Boston Safety Surge To Bring More Speed Humps
“Everyone should feel safe and comfortable on their neighborhood streets,” the Department of Transportation say on their website. The Boston Safety Surge program was recently announced, where various city streets will get additional speed humps. The intent is to make neighborhoods a more comfortable and safe place to walk, bike, or roll.
NBC Boston shared this quote from City Mayor Michelle Wu discussing the initiative: “We want to make sure our streets are safer for drivers, for cyclists, for pedestrians and everyone who gets around.” Reducing the speed at which people drive is part of the solution, but there are additional measures to take. Using signal changes and speed humps immediately slow speeding. The expectation is then this reduces the number of crashes or speed-related accidents.
What Are Speed Humps?
In short, they are asphalt that is built into the pavement upon which they rest upon. They are typically a foot to 15 inches long and approximately three inches high. Most of them are smooth and offer a gradual ascend-to-descend roll. White triangles are painted atop the speed humps. Signs are installed so that drivers are aware they are there and that they are about to go over one.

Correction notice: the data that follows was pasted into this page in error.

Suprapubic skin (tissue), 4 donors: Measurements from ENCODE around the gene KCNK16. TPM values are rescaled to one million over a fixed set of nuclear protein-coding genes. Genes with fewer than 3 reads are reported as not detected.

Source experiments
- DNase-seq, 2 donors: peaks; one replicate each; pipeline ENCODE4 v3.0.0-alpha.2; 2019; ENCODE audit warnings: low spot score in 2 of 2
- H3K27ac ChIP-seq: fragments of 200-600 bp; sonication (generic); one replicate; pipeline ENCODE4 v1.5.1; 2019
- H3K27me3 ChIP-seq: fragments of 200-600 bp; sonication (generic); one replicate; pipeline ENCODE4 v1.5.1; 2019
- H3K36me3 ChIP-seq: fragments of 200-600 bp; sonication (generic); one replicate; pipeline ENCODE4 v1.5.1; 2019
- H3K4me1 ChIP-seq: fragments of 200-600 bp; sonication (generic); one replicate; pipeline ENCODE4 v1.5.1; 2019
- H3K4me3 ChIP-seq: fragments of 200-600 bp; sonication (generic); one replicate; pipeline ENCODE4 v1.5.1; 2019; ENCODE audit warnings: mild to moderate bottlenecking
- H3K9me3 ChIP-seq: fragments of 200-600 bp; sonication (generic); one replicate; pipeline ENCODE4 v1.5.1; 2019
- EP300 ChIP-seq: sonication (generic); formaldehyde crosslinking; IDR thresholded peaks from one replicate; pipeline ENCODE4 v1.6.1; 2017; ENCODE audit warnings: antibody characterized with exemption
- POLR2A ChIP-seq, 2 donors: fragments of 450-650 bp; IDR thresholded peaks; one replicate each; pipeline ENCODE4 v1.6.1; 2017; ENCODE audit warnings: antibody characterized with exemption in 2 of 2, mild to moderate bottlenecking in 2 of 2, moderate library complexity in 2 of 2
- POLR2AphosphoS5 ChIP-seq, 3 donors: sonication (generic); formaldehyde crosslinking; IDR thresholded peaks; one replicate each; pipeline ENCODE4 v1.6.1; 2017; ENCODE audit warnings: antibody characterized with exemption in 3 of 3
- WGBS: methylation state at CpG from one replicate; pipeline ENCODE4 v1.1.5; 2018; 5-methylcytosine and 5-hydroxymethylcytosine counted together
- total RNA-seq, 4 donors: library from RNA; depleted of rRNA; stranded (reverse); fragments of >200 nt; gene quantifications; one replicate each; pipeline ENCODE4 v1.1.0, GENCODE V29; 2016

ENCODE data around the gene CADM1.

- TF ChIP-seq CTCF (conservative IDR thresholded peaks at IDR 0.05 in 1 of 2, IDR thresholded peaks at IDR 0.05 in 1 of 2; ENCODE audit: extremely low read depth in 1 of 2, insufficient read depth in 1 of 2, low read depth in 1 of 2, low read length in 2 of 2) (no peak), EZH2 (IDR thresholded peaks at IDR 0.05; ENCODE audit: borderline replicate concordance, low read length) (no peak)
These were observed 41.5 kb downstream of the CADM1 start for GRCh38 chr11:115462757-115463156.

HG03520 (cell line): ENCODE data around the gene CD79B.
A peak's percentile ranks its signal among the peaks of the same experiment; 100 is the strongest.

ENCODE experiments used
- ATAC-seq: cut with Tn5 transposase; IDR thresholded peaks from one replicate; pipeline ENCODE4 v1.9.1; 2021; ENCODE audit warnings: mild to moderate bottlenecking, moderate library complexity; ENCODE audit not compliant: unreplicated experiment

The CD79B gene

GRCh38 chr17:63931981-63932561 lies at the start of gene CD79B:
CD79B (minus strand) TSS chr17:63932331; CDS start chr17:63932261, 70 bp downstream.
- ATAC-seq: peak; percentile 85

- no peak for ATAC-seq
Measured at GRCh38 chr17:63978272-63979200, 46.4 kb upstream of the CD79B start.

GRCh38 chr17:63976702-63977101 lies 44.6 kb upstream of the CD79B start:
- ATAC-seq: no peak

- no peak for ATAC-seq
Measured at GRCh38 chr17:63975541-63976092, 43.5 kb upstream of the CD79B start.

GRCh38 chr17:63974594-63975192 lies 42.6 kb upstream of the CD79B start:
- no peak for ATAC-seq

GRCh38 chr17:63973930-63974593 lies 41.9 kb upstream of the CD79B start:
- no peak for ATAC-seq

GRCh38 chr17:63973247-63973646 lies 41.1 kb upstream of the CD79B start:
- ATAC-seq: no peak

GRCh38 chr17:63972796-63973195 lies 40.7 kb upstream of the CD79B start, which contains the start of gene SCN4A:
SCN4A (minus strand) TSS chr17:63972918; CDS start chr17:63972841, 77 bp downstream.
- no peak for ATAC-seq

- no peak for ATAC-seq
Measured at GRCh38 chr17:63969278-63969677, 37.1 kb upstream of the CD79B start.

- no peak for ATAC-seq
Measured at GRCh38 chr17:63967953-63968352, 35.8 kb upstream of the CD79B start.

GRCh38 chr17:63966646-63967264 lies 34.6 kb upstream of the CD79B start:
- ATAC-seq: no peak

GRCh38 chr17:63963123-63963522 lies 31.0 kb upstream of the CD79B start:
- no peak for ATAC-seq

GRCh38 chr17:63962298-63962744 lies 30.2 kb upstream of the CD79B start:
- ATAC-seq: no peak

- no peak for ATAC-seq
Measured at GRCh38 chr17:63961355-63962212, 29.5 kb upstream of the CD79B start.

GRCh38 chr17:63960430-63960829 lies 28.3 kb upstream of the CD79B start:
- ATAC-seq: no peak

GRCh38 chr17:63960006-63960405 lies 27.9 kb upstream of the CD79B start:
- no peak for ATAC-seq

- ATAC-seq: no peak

Speed humps will be specific to side streets or smaller streets that do not get bus or truck traffic. They are installed in a consecutive “series” style approach. This enforces a consistently slower pace at which cars must drive.
What’s The Plan?
Boston is currently targeting a three-year plan to strategically place these safety measures like speed humps in applicable neighborhoods.
“We mapped out small, connected networks of these streets. We then evaluated each area based on demographic information and crash history,” the city posting explains.
Finally, additional pieces of the Boston Safety Surge program include designing safer intersections and street signals. You can read the full press release from the City of Boston here.